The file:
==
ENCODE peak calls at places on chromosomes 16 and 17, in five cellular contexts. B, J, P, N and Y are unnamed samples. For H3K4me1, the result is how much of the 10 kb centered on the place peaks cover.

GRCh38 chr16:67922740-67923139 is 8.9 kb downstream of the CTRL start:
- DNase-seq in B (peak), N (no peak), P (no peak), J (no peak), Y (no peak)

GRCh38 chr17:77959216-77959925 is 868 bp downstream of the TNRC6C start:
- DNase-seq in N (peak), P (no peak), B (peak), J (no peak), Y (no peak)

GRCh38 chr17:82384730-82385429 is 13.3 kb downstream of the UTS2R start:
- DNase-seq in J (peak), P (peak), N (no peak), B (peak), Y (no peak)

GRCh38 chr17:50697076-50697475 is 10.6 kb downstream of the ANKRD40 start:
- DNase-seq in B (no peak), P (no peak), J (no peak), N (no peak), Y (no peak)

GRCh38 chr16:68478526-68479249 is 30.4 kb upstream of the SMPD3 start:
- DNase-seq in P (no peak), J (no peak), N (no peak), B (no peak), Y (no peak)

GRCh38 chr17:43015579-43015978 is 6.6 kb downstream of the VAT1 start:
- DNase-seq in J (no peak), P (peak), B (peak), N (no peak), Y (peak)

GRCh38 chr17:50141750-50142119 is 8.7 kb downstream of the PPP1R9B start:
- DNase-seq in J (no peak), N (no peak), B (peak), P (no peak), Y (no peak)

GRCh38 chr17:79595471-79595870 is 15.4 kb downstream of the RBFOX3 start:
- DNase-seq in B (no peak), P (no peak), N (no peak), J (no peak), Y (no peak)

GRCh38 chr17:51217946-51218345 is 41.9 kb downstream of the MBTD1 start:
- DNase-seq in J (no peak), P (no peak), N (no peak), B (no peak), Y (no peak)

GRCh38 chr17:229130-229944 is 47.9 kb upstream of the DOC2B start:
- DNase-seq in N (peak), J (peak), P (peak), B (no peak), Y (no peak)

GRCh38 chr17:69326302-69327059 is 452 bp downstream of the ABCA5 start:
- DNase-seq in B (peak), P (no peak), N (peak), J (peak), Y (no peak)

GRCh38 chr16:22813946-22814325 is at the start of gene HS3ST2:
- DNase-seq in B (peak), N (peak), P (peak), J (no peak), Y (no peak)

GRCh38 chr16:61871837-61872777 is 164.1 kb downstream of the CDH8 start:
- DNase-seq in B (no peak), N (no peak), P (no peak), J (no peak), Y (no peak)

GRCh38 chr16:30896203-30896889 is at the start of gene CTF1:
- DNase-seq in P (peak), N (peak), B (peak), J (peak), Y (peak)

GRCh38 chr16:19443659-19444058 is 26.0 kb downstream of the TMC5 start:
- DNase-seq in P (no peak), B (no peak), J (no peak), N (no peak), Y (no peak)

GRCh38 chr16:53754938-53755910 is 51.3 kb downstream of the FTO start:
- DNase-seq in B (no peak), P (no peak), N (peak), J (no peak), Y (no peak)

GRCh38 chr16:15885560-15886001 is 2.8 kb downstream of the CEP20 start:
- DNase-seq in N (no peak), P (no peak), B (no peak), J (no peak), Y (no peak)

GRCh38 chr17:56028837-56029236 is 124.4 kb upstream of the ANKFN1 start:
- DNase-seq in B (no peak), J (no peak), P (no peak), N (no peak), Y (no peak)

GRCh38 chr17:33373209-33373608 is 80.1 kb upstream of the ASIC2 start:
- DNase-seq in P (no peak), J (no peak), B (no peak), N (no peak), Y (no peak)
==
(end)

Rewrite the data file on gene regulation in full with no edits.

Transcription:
ENCODE peak calls at places on chromosomes 16 and 17, in five cellular contexts. B, J, P, N and Y are unnamed samples. For H3K4me1, the result is how much of the 10 kb centered on the place peaks cover.

GRCh38 chr16:67922740-67923139 is 8.9 kb downstream of the CTRL start:
- DNase-seq in B (peak), N (no peak), P (no peak), J (no peak), Y (no peak)

GRCh38 chr17:77959216-77959925 is 868 bp downstream of the TNRC6C start:
- DNase-seq in N (peak), P (no peak), B (peak), J (no peak), Y (no peak)

GRCh38 chr17:82384730-82385429 is 13.3 kb downstream of the UTS2R start:
- DNase-seq in J (peak), P (peak), N (no peak), B (peak), Y (no peak)

GRCh38 chr17:50697076-50697475 is 10.6 kb downstream of the ANKRD40 start:
- DNase-seq in B (no peak), P (no peak), J (no peak), N (no peak), Y (no peak)

GRCh38 chr16:68478526-68479249 is 30.4 kb upstream of the SMPD3 start:
- DNase-seq in P (no peak), J (no peak), N (no peak), B (no peak), Y (no peak)

GRCh38 chr17:43015579-43015978 is 6.6 kb downstream of the VAT1 start:
- DNase-seq in J (no peak), P (peak), B (peak), N (no peak), Y (peak)

GRCh38 chr17:50141750-50142119 is 8.7 kb downstream of the PPP1R9B start:
- DNase-seq in J (no peak), N (no peak), B (peak), P (no peak), Y (no peak)

GRCh38 chr17:79595471-79595870 is 15.4 kb downstream of the RBFOX3 start:
- DNase-seq in B (no peak), P (no peak), N (no peak), J (no peak), Y (no peak)

GRCh38 chr17:51217946-51218345 is 41.9 kb downstream of the MBTD1 start:
- DNase-seq in J (no peak), P (no peak), N (no peak), B (no peak), Y (no peak)

GRCh38 chr17:229130-229944 is 47.9 kb upstream of the DOC2B start:
- DNase-seq in N (peak), J (peak), P (peak), B (no peak), Y (no peak)

GRCh38 chr17:69326302-69327059 is 452 bp downstream of the ABCA5 start:
- DNase-seq in B (peak), P (no peak), N (peak), J (peak), Y (no peak)

GRCh38 chr16:22813946-22814325 is at the start of gene HS3ST2:
- DNase-seq in B (peak), N (peak), P (peak), J (no peak), Y (no peak)

GRCh38 chr16:61871837-61872777 is 164.1 kb downstream of the CDH8 start:
- DNase-seq in B (no peak), N (no peak), P (no peak), J (no peak), Y (no peak)

GRCh38 chr16:30896203-30896889 is at the start of gene CTF1:
- DNase-seq in P (peak), N (peak), B (peak), J (peak), Y (peak)

GRCh38 chr16:19443659-19444058 is 26.0 kb downstream of the TMC5 start:
- DNase-seq in P (no peak), B (no peak), J (no peak), N (no peak), Y (no peak)

GRCh38 chr16:53754938-53755910 is 51.3 kb downstream of the FTO start:
- DNase-seq in B (no peak), P (no peak), N (peak), J (no peak), Y (no peak)

GRCh38 chr16:15885560-15886001 is 2.8 kb downstream of the CEP20 start:
- DNase-seq in N (no peak), P (no peak), B (no peak), J (no peak), Y (no peak)

GRCh38 chr17:56028837-56029236 is 124.4 kb upstream of the ANKFN1 start:
- DNase-seq in B (no peak), J (no peak), P (no peak), N (no peak), Y (no peak)

GRCh38 chr17:33373209-33373608 is 80.1 kb upstream of the ASIC2 start:
- DNase-seq in P (no peak), J (no peak), B (no peak), N (no peak), Y (no peak)